"Femmes et richesse : au-delà du PIB"
by Jany-Catrice, Florence; Méda, Dominique (2011)
Currently, the most commonly used measure for determining a country’s wealth is the Gross Domestic Product (GDP), which represents the monetary value of all goods and services produced in a given year. This indicator was invented at the close of World War II. Like all indicators, it came out of conventions, including that of not considering as part of national wealth activities carried out in the home, which for a very long time were conducted by women alone and whose distribution remains highly unbalanced between women and men. This paper first reviews the reasons—both implicit and explicit—for this exclusion. It then presents a way in which justice might be done to a number of claims by feminists, who consider it legitimate to measure at least the contribution made by household production to national wealth by arriving at a monetary estimate of it. After considering the various estimation methods up to the most recent ones proposed by the Stiglitz Commission and the OECD along with their advantages and drawbacks, it analyzes another way of going beyond the limitations inherent in GDP through the development of new indicators focused on social health while exploring ways to better account for inequalities between women and men.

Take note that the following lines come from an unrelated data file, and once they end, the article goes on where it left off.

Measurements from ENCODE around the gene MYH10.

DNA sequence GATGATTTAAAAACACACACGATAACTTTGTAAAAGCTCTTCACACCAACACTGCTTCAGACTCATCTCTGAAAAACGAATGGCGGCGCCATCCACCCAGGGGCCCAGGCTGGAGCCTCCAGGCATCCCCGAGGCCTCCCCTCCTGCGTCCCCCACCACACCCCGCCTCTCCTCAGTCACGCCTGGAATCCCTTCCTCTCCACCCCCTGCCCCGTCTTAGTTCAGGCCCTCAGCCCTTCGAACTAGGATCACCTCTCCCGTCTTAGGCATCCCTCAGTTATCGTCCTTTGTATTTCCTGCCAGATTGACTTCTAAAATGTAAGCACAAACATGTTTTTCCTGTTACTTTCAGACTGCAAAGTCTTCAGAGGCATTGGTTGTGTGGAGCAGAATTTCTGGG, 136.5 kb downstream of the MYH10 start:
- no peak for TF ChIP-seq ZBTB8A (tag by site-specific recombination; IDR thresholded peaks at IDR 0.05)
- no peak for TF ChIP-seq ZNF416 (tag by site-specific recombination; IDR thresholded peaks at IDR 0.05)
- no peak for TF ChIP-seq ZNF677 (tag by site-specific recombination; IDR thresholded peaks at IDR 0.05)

KeywordsMéda, Sociology, Political Economy, Wealth, Historiography, Gendered Labour, Women'S Work, OECD Countries, Social Health, Inequality, Domestic Labour
ThemesWomen and Work, Méda
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